Meet Edwina Jenny Taylor Flathen, an African primarily and a Liberian secondarily, living in the Netherlands for over 20 years where she studied Business Administration, possessing years of experience in the corporate world and humanitarian sector, particularly Agriculture, education, advocacy, and WatSan projects.
Of all the agriculture projects she spearheaded and implemented, 3 had an immense impact.
First, She and her team worked with 150 farmers in Motserrado County Liberia providing them with much-needed training on business/marketing skills training with the aim of improving the income of the farmers and creating the link to the markets.
The main objectives were to open an environment where learning, sharing of knowledge, and co-operation between farmers was encouraged, the opening of new avenues for the sales of the farmers produce and show them how to further expand themselves their avenues of sales and to continually evaluate applications of new skills and techniques learned.
Edwina went on to work in Bomi, Bbarpolu, and Grand Cape mount counties, together with 500 parents and teachers from these 3 counties ( 100 PTA groups) she ensured ways to generate income to support their schools.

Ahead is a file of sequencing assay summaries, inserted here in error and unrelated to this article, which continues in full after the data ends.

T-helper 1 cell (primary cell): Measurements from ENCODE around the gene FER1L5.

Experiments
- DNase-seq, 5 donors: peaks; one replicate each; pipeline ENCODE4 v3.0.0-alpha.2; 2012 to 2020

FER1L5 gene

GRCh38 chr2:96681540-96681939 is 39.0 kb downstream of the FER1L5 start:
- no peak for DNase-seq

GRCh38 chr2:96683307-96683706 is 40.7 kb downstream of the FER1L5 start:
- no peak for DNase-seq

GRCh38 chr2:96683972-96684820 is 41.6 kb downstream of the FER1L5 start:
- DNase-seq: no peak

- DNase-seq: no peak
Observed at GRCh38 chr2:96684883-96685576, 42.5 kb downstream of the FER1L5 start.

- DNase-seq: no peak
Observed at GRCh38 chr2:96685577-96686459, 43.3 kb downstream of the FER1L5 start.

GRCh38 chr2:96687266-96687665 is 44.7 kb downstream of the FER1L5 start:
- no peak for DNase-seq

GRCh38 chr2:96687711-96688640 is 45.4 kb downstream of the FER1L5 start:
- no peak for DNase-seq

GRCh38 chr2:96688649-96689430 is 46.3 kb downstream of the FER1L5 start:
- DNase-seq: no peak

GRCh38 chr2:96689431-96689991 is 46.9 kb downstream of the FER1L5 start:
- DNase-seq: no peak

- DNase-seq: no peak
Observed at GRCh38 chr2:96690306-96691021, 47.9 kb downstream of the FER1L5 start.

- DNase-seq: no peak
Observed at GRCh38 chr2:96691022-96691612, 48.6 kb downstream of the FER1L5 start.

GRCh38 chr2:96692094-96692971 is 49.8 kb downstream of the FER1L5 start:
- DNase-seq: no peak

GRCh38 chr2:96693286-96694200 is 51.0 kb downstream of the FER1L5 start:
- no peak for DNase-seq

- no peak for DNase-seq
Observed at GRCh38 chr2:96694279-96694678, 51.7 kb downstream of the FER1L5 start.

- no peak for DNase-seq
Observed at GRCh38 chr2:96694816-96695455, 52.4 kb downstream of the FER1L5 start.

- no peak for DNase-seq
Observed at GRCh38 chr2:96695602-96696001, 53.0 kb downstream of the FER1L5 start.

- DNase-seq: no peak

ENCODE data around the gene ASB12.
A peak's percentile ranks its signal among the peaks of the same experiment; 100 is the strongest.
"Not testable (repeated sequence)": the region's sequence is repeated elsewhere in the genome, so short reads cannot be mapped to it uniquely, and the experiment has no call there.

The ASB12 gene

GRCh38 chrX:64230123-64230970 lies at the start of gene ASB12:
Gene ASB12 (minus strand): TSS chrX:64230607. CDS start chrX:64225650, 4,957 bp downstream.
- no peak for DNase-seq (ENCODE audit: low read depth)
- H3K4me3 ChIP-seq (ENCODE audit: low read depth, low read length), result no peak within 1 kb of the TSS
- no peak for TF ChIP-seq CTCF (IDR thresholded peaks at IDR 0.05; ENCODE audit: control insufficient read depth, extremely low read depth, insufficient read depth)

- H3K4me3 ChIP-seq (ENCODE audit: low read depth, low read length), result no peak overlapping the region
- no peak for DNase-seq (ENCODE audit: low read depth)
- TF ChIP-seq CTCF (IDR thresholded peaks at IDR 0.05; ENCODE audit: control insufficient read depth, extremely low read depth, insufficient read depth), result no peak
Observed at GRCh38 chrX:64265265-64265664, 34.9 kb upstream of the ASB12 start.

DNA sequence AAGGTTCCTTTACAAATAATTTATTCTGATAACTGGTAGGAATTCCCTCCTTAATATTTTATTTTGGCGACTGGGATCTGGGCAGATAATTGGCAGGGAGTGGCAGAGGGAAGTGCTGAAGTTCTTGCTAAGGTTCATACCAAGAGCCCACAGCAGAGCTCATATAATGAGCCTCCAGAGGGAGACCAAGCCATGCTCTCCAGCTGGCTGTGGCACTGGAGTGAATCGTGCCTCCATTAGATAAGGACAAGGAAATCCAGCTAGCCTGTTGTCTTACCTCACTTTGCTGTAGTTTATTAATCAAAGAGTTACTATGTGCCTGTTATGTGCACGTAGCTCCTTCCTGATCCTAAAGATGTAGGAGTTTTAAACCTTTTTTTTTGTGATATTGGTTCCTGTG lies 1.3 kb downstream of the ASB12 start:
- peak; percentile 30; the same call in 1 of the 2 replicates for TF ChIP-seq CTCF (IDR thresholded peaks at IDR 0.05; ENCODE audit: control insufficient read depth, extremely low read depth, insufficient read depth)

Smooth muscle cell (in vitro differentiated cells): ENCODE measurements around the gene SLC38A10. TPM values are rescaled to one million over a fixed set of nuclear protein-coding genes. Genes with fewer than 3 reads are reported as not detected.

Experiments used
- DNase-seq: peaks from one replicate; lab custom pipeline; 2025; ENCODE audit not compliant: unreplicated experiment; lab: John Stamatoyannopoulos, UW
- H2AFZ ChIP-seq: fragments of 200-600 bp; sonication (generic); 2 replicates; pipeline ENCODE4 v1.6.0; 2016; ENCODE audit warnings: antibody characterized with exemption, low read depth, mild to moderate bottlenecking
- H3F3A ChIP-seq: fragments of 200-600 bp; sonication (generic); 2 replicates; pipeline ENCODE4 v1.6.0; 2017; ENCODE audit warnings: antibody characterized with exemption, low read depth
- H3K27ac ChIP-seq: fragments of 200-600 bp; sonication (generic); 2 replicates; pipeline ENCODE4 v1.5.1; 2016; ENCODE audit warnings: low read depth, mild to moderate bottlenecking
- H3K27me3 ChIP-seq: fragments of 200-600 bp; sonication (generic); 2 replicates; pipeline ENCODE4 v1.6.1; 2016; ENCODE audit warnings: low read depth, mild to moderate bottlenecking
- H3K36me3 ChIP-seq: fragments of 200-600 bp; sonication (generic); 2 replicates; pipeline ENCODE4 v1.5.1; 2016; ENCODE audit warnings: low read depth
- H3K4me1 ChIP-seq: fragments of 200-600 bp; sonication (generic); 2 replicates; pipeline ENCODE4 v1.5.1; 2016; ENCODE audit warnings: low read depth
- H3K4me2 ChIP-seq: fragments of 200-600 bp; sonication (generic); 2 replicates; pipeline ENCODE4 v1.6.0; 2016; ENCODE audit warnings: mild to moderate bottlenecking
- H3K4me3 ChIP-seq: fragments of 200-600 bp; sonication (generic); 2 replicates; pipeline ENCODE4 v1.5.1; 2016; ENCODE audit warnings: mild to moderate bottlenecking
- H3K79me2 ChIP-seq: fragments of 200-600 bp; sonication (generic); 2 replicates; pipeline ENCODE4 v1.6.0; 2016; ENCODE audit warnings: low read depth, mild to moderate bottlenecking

One of the main objectives at the time was to encourage community mobilization and instill a sense of self-reliance within 100 PTA’s through community school gardening empowering them to sustain their primary schools. The PTA empowerment training, school gardening, and farming focused on improved farming techniques, preparation of nurseries, pest and disease control, and seed multiplication.
As of December 31st, 2010, this project was concluded and deemed a success. 100 communities received the global training and 45 communities received seeds, materials, and tools.
Finally, the most challenging yet rewarding qua output of all the successful projects Edwina has achieved is the creation of 12 new Farmer Field Schools (FFS) in Liberia.
Without any experience in creating FFS before yet presented with the tasks of doing so, She along with a team of experts including the brilliant Drake Yssenyange had the responsibility of achieving this daunting task.
Despite the challenges of the just-ended Civil war in Liberia, She and her team embarked on a powerful awareness campaign where the message clearly showed the short and long-term benefits of food sustainability through agriculture as well as working along with local grassroots organizations.
Thus, successfully creating 12 Farmer Field Schools, notably 100 participants per community of which 60% were women. The schools were meant to serve as a study ground for all and they are still active to this very day.